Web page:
Diagnostic Criteria for Disseminated Intravascular Coagulation (DIC)

Disseminated intravascular coagulation is a condition in which small blood clots develop throughout the bloodstream, blocking small blood vessels. The increased clotting depletes the platelets and clotting factors needed to control bleeding, causing excessive bleeding.

Classification

Definition

Diagnostic criteria

Biological DIC

Hemostatic defect without clinical manifestations

Elevated D-Dimers

and

1 major criterion for consumption of platelets or coagulation factors

or

2 minor criteria for consumption of platelets or coagulation factors

Clinical DIC

Hemostatic defect with hemorrhagic or ischemic manifestations

Same as above + microvascular bleeding and/or thrombosis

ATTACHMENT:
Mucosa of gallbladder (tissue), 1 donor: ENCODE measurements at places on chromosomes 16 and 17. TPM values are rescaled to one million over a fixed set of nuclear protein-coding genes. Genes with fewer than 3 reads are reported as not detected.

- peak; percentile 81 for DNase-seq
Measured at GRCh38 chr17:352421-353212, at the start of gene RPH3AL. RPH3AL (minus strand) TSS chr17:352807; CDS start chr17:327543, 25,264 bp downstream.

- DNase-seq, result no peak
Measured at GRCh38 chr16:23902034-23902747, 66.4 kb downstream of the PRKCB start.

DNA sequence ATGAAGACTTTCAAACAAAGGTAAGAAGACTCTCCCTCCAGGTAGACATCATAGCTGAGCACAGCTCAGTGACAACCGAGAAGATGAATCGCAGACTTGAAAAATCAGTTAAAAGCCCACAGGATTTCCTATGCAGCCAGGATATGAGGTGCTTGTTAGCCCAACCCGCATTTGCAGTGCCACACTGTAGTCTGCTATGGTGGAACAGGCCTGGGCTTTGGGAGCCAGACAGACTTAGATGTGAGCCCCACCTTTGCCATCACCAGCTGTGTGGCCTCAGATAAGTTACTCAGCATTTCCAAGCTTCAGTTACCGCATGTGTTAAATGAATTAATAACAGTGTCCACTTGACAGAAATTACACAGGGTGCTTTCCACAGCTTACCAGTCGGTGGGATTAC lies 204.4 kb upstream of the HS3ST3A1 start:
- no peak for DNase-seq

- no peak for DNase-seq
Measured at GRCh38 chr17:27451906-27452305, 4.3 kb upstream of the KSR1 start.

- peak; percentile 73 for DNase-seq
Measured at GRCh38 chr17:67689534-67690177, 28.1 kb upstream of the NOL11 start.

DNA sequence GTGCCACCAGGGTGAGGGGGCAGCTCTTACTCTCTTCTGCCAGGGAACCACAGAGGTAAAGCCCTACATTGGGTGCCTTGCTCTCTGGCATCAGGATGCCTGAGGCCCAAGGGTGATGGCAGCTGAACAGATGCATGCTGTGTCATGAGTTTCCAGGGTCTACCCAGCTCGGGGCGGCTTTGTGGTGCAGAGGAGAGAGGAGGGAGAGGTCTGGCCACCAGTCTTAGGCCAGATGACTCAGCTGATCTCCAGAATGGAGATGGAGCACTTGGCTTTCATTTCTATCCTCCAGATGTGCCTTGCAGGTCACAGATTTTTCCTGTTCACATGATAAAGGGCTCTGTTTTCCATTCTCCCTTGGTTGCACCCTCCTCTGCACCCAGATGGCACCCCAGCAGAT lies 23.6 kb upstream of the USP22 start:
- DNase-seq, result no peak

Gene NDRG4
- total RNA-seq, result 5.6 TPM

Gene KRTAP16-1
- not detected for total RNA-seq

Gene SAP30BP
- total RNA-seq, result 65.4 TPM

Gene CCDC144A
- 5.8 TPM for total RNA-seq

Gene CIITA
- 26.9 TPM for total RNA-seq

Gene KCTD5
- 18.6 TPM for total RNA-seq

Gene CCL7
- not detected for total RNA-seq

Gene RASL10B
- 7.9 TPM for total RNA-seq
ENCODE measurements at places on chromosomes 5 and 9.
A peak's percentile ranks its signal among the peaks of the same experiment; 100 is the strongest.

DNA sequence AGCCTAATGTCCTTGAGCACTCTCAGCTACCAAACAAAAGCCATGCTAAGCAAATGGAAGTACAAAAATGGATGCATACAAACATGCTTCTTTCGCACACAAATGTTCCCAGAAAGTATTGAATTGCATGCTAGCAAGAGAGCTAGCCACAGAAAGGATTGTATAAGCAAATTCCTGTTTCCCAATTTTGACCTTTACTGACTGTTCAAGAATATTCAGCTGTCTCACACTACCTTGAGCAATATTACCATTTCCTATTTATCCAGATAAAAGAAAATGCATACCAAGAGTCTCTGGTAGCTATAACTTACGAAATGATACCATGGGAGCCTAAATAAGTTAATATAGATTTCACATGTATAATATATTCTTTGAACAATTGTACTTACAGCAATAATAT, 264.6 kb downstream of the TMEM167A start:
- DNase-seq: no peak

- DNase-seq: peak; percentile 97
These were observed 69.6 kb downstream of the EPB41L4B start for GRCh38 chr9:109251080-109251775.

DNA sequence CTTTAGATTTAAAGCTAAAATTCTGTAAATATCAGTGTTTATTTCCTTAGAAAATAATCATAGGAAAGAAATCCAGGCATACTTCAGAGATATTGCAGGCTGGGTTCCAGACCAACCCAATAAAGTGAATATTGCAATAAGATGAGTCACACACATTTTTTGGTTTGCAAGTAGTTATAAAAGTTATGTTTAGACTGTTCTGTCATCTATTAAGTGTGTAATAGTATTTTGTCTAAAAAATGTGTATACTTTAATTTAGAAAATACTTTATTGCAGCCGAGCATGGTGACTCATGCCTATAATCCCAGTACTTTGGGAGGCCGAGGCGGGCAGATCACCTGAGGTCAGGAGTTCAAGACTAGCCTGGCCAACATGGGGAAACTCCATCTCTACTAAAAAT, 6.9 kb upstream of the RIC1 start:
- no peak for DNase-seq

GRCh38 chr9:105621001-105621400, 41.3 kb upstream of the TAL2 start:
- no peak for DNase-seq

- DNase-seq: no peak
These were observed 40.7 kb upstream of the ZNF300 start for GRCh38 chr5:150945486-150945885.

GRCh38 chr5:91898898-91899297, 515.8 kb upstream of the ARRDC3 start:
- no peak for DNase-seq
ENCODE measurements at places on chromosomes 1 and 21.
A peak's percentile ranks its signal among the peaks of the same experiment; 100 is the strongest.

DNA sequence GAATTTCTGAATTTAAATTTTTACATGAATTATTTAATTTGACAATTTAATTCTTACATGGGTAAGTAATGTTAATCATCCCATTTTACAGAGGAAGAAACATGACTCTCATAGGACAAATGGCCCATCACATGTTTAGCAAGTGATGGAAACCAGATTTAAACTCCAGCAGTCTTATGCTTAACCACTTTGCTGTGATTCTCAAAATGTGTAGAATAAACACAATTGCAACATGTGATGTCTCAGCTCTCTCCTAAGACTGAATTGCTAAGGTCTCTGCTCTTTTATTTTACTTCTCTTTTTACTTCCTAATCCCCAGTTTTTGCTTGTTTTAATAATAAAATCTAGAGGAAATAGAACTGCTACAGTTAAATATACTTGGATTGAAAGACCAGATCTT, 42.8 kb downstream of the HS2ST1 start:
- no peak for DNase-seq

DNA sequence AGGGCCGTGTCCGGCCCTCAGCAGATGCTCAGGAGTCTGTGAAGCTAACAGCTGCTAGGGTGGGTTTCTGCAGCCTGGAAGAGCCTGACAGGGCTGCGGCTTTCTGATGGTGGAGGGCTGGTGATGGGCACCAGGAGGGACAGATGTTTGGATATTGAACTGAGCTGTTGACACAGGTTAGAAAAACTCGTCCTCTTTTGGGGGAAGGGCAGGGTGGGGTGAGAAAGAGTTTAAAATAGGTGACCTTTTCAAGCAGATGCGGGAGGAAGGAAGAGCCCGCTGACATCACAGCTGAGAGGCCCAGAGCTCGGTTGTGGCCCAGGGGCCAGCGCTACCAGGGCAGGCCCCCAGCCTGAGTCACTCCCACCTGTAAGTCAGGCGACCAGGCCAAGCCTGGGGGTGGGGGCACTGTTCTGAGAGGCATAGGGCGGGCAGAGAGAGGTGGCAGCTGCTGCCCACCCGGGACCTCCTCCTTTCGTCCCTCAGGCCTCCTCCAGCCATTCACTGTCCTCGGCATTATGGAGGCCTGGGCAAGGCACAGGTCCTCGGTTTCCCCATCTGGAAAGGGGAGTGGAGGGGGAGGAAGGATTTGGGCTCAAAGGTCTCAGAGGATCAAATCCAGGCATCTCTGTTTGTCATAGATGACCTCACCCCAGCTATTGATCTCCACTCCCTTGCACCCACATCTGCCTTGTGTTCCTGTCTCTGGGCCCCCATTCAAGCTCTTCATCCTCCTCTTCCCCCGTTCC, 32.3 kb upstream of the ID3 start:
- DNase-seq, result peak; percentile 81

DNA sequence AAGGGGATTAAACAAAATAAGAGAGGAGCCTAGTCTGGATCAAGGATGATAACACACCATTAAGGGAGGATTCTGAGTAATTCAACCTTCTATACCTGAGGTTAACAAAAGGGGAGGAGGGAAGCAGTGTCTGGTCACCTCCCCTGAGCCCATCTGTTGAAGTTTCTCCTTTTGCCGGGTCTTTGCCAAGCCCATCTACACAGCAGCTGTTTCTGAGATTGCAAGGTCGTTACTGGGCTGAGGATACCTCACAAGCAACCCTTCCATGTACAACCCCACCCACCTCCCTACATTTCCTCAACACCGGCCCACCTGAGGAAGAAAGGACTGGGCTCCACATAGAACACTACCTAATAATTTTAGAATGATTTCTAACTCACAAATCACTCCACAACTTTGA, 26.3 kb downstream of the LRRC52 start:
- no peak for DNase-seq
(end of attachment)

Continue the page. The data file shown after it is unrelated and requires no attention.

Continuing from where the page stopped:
Complicated DIC

Hemostatic defect with hemorrhagic or ischemic manifestations that jeopardize organ function or patient prognosis

Same as above + organ failure (single or multiple)

Details of laboratory criteria

D-Dimers greater than 500 µg·L–1

Platelet consumption

  • Minor: platelet count between 50 and 100,000·/mm3

  • Major: platelet count less than 50,000·/mm3

Consumption of coagulation factors

  • Minor: INR of the PT between 1.2 and 1.5

  • Major: INR of the PT greater than 1.5

INR of the PT = international normalized ratio of the prothrombin time. The elevation of D-Dimers is not specific to DIC. Similarly, the clinical manifestations of DIC are not specific.

 

 

References;

  1. Taylor FB Jr, Toh CH, Hoots WK, Wada H, Levi M; Scientific Subcommittee on Disseminated Intravascular Coagulation (DIC) of the International Society on Thrombosis and Haemostasis (ISTH). Towards definition, clinical and laboratory criteria, and a scoring system for disseminated intravascular coagulation. Thromb Haemost. 2001 Nov;86(5):1327-30. [Medline]
Created: August 04, 2005